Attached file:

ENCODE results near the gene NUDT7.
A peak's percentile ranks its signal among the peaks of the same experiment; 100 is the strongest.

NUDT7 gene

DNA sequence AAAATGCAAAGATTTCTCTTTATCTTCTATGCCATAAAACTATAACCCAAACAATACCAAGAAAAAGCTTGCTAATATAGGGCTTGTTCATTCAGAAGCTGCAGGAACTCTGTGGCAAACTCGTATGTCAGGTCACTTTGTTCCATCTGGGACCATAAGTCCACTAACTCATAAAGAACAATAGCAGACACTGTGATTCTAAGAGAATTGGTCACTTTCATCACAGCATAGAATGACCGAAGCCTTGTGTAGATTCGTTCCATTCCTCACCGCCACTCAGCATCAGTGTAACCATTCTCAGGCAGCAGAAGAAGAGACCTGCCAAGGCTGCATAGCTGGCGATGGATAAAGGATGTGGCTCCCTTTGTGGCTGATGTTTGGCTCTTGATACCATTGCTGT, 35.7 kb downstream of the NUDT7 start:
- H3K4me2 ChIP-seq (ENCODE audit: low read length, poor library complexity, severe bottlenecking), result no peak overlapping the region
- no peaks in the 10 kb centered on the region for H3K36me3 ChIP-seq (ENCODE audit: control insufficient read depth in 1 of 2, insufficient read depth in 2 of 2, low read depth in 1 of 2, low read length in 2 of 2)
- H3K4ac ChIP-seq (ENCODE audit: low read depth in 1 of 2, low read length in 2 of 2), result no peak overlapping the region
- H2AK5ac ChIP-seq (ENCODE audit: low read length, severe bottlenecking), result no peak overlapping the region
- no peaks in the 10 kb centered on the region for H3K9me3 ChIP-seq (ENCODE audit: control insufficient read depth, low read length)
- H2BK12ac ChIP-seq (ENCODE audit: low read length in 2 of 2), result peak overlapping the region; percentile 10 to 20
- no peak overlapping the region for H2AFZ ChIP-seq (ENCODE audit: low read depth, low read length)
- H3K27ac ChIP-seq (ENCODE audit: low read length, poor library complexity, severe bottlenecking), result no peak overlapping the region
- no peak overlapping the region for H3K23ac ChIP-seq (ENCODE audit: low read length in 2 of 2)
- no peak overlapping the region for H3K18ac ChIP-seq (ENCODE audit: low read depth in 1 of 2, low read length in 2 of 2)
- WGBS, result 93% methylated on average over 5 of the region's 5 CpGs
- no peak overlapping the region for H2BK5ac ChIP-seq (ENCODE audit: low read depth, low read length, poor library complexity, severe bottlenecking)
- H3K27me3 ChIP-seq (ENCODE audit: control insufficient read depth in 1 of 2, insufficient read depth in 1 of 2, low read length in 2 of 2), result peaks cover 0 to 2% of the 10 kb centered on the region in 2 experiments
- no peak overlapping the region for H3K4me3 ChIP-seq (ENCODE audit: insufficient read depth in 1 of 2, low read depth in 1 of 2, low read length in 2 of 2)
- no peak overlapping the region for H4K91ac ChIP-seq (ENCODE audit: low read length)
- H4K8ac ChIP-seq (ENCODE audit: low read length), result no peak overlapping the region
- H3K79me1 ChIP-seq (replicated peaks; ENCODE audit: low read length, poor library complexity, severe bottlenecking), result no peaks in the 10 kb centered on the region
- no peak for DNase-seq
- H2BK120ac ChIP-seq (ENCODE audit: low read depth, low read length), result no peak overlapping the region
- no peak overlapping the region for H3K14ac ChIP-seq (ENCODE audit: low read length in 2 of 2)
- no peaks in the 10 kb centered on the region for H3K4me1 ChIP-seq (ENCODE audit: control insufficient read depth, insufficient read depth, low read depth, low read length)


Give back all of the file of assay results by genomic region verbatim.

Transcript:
ENCODE results near the gene NUDT7.
A peak's percentile ranks its signal among the peaks of the same experiment; 100 is the strongest.

NUDT7 gene

DNA sequence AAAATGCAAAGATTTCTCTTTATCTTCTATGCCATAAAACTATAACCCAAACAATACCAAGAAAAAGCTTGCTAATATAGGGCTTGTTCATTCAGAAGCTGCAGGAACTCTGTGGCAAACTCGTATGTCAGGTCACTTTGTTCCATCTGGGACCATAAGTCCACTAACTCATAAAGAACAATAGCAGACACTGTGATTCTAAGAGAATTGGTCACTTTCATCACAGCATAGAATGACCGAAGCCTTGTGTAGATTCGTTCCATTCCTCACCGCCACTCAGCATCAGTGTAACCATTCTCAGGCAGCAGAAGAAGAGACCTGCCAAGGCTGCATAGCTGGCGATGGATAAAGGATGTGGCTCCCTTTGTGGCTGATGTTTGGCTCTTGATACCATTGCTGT, 35.7 kb downstream of the NUDT7 start:
- H3K4me2 ChIP-seq (ENCODE audit: low read length, poor library complexity, severe bottlenecking), result no peak overlapping the region
- no peaks in the 10 kb centered on the region for H3K36me3 ChIP-seq (ENCODE audit: control insufficient read depth in 1 of 2, insufficient read depth in 2 of 2, low read depth in 1 of 2, low read length in 2 of 2)
- H3K4ac ChIP-seq (ENCODE audit: low read depth in 1 of 2, low read length in 2 of 2), result no peak overlapping the region
- H2AK5ac ChIP-seq (ENCODE audit: low read length, severe bottlenecking), result no peak overlapping the region
- no peaks in the 10 kb centered on the region for H3K9me3 ChIP-seq (ENCODE audit: control insufficient read depth, low read length)
- H2BK12ac ChIP-seq (ENCODE audit: low read length in 2 of 2), result peak overlapping the region; percentile 10 to 20
- no peak overlapping the region for H2AFZ ChIP-seq (ENCODE audit: low read depth, low read length)
- H3K27ac ChIP-seq (ENCODE audit: low read length, poor library complexity, severe bottlenecking), result no peak overlapping the region
- no peak overlapping the region for H3K23ac ChIP-seq (ENCODE audit: low read length in 2 of 2)
- no peak overlapping the region for H3K18ac ChIP-seq (ENCODE audit: low read depth in 1 of 2, low read length in 2 of 2)
- WGBS, result 93% methylated on average over 5 of the region's 5 CpGs
- no peak overlapping the region for H2BK5ac ChIP-seq (ENCODE audit: low read depth, low read length, poor library complexity, severe bottlenecking)
- H3K27me3 ChIP-seq (ENCODE audit: control insufficient read depth in 1 of 2, insufficient read depth in 1 of 2, low read length in 2 of 2), result peaks cover 0 to 2% of the 10 kb centered on the region in 2 experiments
- no peak overlapping the region for H3K4me3 ChIP-seq (ENCODE audit: insufficient read depth in 1 of 2, low read depth in 1 of 2, low read length in 2 of 2)
- no peak overlapping the region for H4K91ac ChIP-seq (ENCODE audit: low read length)
- H4K8ac ChIP-seq (ENCODE audit: low read length), result no peak overlapping the region
- H3K79me1 ChIP-seq (replicated peaks; ENCODE audit: low read length, poor library complexity, severe bottlenecking), result no peaks in the 10 kb centered on the region
- no peak for DNase-seq
- H2BK120ac ChIP-seq (ENCODE audit: low read depth, low read length), result no peak overlapping the region
- no peak overlapping the region for H3K14ac ChIP-seq (ENCODE audit: low read length in 2 of 2)
- no peaks in the 10 kb centered on the region for H3K4me1 ChIP-seq (ENCODE audit: control insufficient read depth, insufficient read depth, low read depth, low read length)